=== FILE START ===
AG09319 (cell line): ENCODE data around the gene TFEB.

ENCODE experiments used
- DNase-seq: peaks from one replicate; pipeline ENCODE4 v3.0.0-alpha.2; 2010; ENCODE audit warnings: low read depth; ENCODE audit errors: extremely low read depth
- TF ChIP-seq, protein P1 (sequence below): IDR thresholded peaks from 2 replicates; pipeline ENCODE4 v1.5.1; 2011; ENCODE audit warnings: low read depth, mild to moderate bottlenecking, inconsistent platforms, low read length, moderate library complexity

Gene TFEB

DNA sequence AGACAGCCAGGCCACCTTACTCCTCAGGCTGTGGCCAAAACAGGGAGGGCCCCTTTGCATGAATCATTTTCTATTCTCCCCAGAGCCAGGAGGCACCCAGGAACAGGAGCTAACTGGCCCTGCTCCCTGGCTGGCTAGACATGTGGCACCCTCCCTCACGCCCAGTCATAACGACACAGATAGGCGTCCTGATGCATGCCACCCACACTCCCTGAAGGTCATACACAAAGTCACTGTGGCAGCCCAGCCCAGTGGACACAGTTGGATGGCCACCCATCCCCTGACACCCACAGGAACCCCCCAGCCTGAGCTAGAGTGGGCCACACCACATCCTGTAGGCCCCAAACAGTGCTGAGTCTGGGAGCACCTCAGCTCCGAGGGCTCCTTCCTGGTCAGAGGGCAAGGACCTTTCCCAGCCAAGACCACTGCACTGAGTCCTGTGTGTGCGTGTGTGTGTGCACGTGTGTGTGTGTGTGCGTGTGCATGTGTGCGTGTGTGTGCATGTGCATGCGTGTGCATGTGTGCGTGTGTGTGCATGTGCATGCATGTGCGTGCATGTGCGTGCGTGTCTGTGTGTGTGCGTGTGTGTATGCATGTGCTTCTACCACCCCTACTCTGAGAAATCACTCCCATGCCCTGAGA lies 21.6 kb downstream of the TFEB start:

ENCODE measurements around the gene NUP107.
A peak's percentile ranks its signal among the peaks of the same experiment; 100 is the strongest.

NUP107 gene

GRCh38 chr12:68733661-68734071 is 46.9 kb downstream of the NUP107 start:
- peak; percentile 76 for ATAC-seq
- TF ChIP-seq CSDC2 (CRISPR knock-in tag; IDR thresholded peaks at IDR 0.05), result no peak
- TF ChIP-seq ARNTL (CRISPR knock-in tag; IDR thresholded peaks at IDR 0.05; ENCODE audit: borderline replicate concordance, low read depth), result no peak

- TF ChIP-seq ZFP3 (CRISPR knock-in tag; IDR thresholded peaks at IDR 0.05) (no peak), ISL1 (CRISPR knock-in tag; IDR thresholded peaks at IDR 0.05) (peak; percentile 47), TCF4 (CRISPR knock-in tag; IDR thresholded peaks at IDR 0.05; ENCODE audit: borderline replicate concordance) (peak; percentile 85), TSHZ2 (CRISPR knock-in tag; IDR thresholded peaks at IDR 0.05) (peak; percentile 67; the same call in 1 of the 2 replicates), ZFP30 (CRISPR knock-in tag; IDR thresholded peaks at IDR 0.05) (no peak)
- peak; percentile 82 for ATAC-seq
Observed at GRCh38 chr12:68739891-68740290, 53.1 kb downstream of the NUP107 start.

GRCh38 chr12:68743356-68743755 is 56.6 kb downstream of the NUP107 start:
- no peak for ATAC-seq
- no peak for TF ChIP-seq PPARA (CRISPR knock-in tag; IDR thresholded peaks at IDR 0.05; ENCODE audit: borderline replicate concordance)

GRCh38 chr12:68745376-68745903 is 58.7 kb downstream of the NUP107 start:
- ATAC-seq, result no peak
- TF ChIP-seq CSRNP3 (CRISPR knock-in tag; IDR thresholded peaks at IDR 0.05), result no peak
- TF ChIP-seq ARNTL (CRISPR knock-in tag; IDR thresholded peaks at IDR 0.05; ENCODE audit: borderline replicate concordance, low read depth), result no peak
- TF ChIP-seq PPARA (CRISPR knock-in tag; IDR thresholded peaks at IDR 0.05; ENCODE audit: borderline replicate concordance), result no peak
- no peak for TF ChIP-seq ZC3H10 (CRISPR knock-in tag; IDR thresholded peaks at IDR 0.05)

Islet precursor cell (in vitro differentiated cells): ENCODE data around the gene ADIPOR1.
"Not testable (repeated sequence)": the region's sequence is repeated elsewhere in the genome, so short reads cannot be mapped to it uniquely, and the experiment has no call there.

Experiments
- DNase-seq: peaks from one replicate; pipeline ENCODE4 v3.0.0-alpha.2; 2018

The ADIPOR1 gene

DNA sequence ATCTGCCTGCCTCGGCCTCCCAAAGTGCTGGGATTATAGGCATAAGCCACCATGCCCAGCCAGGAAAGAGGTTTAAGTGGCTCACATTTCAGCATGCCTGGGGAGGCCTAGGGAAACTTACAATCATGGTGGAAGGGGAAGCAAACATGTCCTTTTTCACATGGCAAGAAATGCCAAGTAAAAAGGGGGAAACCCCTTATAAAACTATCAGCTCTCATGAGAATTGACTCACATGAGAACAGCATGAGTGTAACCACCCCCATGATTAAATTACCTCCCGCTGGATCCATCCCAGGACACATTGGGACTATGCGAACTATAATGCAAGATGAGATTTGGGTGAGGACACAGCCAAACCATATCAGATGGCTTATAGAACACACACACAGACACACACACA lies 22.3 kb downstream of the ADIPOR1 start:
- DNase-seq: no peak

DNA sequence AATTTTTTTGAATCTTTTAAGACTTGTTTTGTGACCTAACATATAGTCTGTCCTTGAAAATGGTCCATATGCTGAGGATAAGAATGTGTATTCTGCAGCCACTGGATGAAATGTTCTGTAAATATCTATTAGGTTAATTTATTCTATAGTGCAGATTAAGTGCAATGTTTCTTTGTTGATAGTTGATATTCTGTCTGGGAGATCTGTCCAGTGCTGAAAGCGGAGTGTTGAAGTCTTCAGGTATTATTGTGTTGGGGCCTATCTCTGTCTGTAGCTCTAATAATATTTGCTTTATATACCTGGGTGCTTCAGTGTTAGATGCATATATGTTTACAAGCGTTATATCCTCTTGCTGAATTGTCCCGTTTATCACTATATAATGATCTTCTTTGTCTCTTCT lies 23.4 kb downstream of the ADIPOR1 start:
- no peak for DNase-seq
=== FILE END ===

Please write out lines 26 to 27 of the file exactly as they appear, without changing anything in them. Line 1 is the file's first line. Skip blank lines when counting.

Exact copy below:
Islet precursor cell (in vitro differentiated cells): ENCODE data around the gene ADIPOR1.
"Not testable (repeated sequence)": the region's sequence is repeated elsewhere in the genome, so short reads cannot be mapped to it uniquely, and the experiment has no call there.